- 22 Feb 2022
- 3 Minutes to read
Configure threat score
- Updated on 22 Feb 2022
- 3 Minutes to read
The topic describes how Traceable provides you flexibility by letting you decide custom scores that you want to give to a specific type of anomaly and security events.
Threat scoring in Traceable comprises configuring a customized base score for a detected anomaly, for the type of security event, and finally categorizing the threat actors in different categories based on their score.
Anomalies are deviations from normal behavior. A deeper analysis of anomalies and well-known Common Vulnerabilities and Exposures (CVE) patterns leads to security events detection. Traceable detects user who carries out anomalous activities and marks them as monitored users. A user remains a monitored user until it carries out at least one attack. Once Traceable detects an attack from a user, the monitored user becomes a threat actor.
The following flow chart gives a high-level overview of threat scoring.
The threat score page lets you configure scores for:
- Security event
- Threat actor score
You can configure a score for an anomaly. This score is the same for all types of detected anomaly. The default value is 1. You can set a value between 1 and 10. Every time a user generates an anomaly, its score increases by the configured value. For example, if you have configured the anomaly score as 2 for each anomaly and the user generates five anomalies, then the total score would be 2*5 = 10.
Security event score
Security events are categorized into three different categories, high severity, medium severity, and low. You can customize the score for each event category between 1 and 10. The default values are:
- High severity - 3
- Medium severity - 2
- Low severity - 1
The table at the bottom of the page lists the different categories of high, medium, and low security events.
The security event score adds to the threat score of the threat actor. A threat actor may create security events on different APIs. APIs can be high, medium, or low risk. You can view the different categories of APIs with their risk score on the API Endpoints page. You can choose which types of security events add to the threat score of a threat actor. You can choose from the following:
- All events - Add the security event score of all the security events that the threat actor creates irrespective of the API (high, medium, or low risk).
- Events affecting high-risk APIs - You can choose the security events that affect only the high-risk APIs. The advantage of choosing this option that it lets your focus on threats on high-risk APIs.
Threat score threshold
The addition of anomaly score and security event score gives the threat actor score. The threat actor score graph displays the active threat actors in the last seven days. You can configure the threshold for categorizing the threat actors in the following four categories:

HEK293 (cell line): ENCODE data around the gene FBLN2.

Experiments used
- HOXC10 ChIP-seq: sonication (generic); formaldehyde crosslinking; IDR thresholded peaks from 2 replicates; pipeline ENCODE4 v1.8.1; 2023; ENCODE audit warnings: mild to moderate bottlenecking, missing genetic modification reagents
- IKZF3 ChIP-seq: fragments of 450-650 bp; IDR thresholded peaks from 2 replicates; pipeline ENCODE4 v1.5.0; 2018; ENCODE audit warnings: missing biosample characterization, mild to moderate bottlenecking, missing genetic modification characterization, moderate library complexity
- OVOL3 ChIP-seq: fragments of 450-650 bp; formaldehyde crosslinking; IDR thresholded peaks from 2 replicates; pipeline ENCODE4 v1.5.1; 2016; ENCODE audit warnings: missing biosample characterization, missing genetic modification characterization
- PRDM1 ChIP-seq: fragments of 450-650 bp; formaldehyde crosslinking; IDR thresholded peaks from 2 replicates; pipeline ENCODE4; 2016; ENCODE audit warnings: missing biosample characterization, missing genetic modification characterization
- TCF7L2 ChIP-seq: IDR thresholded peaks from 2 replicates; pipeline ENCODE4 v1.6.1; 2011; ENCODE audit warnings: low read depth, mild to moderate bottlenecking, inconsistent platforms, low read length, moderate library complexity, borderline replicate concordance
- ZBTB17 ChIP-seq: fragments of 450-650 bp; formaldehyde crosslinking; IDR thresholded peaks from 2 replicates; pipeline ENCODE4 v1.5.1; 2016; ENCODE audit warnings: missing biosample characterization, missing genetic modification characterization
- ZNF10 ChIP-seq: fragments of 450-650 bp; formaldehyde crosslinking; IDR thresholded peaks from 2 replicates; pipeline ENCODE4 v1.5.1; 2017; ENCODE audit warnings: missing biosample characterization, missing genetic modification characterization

- Low - Default threat score between 0 and 10.
- Medium - Default threat score between 11 and 20.
- High - Default threat score between 21 -75
- Critical - Default threat score between 76 - 100
You can move the slider in the graph to adjust the scores as per your requirement. For example, if you want the threat actor category to start from medium, you can move the first slider (from the left-hand side) to zero. This will categorize threat actors into medium, high, and critical categories.
Navigate to Administration ()> Threat Scoring page to configure the scores and Auto Blocking.
Custom threat score and auto blocking configuration
Note:A change in the scoring applies to all the future security events and anomalies.
The auto-blocking of threat actor option lets you configure if you would want to block a threat actor if its score has reached a critical level. Configuring auto-blocking is advantageous in the case of an ongoing attack on your API infrastructure. You can also choose to not take any action. Auto-blocking is dependent on the critical score (configured from the Scoring tab) of the threat-actor.
In Traceable, a threat actor can be blocked by manually moving it to deny or suspend list, by rate-limiting, or auto-blocking. In case of a conflict, the following order of blocking preference is followed:
- Manual blocking (moving to deny or suspend list) - Highest priority
- Auto-blocking - Lowest priority
High, medium, and low category security events
The following table details all the security events in the high, medium, and low categories.
High category security events
|Remote Code Execution|
|NodeJS Application attacks|
|Java Application attacks - Deserialization attacks|
|Unknow param (Type 2) - Mass assignment -|
|Path Manipulation - Unknown Extension|
|Path Manipulation - Unknown Directory|
|Required Field (Type 2)|
Medium category security event
|Local File Inclusion|
|SQL Data Leakage|
|SSRF - Unknown host bad reputation|
|Anomalous Content Type|
|Anomalous Response Code (Type 2)|
|Anomalous Content Type|
|Remote File Inclusion|
|Unknown param (Type 1) - Mass assignment|
|Too long value (Layer 7 DoS) / Value out of range|
|Param type mismatch|
|Required Field (Type 1)|
|Unknown User Agent/ Unknown Device|